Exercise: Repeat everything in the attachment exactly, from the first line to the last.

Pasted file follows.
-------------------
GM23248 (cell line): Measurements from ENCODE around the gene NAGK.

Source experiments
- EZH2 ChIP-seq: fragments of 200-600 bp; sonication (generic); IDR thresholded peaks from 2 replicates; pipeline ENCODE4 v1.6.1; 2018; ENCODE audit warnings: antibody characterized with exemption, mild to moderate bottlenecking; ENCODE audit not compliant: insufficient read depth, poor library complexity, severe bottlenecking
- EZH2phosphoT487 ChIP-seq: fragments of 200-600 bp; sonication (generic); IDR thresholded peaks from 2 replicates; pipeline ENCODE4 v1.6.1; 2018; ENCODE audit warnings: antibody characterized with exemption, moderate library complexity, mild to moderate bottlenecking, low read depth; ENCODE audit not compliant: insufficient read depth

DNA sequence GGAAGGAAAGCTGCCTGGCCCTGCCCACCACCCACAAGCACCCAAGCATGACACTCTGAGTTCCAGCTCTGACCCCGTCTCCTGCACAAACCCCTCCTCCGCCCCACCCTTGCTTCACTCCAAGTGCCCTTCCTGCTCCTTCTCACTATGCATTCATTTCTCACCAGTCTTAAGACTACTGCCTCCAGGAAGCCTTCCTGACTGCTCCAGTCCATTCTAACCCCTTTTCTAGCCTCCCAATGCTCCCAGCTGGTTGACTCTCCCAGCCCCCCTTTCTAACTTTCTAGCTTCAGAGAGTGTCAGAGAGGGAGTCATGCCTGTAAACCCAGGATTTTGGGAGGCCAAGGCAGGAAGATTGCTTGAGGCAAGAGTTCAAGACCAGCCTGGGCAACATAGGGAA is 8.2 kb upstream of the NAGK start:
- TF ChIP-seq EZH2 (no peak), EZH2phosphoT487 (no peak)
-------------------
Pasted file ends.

GM23248 (cell line): Measurements from ENCODE around the gene NAGK.

Source experiments
- EZH2 ChIP-seq: fragments of 200-600 bp; sonication (generic); IDR thresholded peaks from 2 replicates; pipeline ENCODE4 v1.6.1; 2018; ENCODE audit warnings: antibody characterized with exemption, mild to moderate bottlenecking; ENCODE audit not compliant: insufficient read depth, poor library complexity, severe bottlenecking
- EZH2phosphoT487 ChIP-seq: fragments of 200-600 bp; sonication (generic); IDR thresholded peaks from 2 replicates; pipeline ENCODE4 v1.6.1; 2018; ENCODE audit warnings: antibody characterized with exemption, moderate library complexity, mild to moderate bottlenecking, low read depth; ENCODE audit not compliant: insufficient read depth

DNA sequence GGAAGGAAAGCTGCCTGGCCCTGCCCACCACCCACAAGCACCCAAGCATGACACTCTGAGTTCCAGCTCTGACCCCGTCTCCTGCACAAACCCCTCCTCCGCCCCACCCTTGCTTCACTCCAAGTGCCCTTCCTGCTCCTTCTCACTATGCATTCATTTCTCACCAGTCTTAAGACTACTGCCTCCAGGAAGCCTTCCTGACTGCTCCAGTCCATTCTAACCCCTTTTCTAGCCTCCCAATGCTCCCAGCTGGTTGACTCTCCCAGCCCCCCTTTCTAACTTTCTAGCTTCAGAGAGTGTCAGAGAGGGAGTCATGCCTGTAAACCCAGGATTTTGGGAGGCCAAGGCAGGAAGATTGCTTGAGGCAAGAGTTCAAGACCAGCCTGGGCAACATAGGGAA is 8.2 kb upstream of the NAGK start:
- TF ChIP-seq EZH2 (no peak), EZH2phosphoT487 (no peak)